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An Introduction to Railway Dry Docks
and Transfer Systems
Part 12 - Vertical Lifting vs. Inclined Ways

1. Five generations

2. The basics

3. Side haul railway dry docks

4. Transfer systems

5. Hauling machines

6. Ship transfer machinery

7. Chains, rollers and maintenance

8. Bridles roller system

9. Difficult drydocking

10 Construction procedures

11. Restoration & enlargement

12. Vertical lifting vs. inclined ways

Vertical lifting can be considered as a limiting, special case of the railway dry dock, in the sense that the slope is infinite. The cradle becomes a platform, the track disappears, and the hauling machine, rather than hauling only a component of the weight, must lift the entire ship and platform. Since no inclined ways exist to provide support, the uplift, rather than begin applied at the 1/3 points on the beams, is applied at the side extremities of the platform. Because of this difference in where the lift is exerted, extra strength is required for the platform beans (compared to the cradle beams) to keep the transverse bending within acceptable limits. The extra strength is achieved at the cost of much higher dead weight.

A common method of providing uplift is by a number of wirerope winches on each side of the platform. The same problems of overloading can occur as with a marine railway; any severe load concentrations on the platform must be supported by the cables going to the hoists in the way of these loads. Failure of cables, hoists, or platform beams results in catastrophic damage to the vessel; and weakening of wire ropes cannot be detected as can wear or stretch of hauling chains.

The railway dry dock has the basic advantage over vertical lifting devices that the cradle lis supported form below, so that the transverse bending of the steel frame amounts to only 25% of that of a lift's platform. Furthermore, if a hauling chain should break, the cradle is free to roll down its ways with no damage to the dock or vessel. With respect to space occupancy, the lift proper requires less than the marine railway, but the advantage is gained at the cost of building expensive walls or constructing the lift offshore with a longitudinal trestle going inshore. With the trestle solution, about as much space is required as for a steep-slope railway, and protection of long piles is a problem. Either the trestle or the walls result in a total installation cost greater than that of the railway.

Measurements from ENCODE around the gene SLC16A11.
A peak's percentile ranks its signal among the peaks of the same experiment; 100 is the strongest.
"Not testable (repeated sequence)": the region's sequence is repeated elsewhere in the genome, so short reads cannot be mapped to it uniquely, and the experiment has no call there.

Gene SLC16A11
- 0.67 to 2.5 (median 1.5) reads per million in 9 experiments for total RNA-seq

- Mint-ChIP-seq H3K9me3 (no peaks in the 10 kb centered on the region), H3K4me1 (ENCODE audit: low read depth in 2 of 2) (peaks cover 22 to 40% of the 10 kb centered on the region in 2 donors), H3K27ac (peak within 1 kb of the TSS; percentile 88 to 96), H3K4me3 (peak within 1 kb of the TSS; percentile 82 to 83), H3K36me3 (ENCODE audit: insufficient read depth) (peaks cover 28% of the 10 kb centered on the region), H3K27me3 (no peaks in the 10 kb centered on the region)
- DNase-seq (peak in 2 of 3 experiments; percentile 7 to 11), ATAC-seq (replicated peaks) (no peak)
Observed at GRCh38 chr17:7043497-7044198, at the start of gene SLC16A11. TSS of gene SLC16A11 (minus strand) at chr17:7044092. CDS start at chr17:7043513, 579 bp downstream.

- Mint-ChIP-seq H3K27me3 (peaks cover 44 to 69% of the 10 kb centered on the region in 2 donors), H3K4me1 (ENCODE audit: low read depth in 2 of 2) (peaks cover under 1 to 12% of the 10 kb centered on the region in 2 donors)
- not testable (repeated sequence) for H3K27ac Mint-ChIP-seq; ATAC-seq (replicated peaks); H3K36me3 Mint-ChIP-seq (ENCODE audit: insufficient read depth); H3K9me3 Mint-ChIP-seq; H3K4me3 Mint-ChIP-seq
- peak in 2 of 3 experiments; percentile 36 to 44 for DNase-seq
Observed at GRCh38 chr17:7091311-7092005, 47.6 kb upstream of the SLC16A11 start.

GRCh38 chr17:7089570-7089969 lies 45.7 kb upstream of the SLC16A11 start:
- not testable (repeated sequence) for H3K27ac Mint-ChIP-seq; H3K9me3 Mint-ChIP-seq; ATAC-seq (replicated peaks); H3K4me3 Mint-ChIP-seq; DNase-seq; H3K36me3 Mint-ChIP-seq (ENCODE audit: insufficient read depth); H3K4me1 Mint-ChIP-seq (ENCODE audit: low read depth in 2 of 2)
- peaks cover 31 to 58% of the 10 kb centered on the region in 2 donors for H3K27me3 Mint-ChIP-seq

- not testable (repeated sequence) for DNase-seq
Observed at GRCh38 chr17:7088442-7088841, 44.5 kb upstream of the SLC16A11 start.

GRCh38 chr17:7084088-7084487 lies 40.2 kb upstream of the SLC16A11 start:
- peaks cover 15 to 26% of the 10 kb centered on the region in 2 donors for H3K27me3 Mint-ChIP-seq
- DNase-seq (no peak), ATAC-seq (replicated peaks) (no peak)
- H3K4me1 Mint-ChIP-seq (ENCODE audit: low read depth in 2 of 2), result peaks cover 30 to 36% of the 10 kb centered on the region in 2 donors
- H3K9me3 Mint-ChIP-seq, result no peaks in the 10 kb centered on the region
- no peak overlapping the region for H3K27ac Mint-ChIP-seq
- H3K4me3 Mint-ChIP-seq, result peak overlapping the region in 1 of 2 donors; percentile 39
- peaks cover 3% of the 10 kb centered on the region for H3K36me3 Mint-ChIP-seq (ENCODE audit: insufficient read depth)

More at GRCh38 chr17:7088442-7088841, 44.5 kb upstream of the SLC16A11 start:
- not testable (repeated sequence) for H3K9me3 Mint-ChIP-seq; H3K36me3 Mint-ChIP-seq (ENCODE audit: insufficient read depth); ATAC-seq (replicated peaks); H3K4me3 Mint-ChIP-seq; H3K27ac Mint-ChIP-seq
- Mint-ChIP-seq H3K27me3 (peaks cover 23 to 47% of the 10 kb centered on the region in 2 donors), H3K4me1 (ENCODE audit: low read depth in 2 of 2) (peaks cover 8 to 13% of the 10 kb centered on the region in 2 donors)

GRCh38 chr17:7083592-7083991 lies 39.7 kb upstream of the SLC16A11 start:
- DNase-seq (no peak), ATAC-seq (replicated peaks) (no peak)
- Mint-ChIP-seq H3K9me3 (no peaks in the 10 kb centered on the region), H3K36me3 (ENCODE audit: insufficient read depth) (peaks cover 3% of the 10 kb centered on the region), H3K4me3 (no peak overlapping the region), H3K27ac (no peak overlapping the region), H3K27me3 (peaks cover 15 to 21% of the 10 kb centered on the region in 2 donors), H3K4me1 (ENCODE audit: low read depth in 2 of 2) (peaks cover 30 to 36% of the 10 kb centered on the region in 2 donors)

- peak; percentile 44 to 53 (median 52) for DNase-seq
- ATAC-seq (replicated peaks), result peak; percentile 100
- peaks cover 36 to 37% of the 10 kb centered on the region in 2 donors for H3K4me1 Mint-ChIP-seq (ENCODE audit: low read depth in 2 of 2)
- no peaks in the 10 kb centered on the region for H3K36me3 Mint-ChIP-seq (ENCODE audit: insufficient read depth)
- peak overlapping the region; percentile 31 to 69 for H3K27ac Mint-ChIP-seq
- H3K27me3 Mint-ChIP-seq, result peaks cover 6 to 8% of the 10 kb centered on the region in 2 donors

Actually the inclined track of a railway dry dock is generally not a liability because it usually follows the natural slope of the existing bottom and so it is not a navigational hazard.

In summary, the reasons for choosing a railway dry dock over a lift are as follows:

  • Inclined ways provide a large mechanical advantage with positive support from the ground at all stages of lift;
  • The machinery and chains are affected only by total weight, and any variation in load distribution is taken by the track and foundation;
  • The fact that the cradle can move on its track allows access to any part of the track or foundation for maintenance and mud removal.



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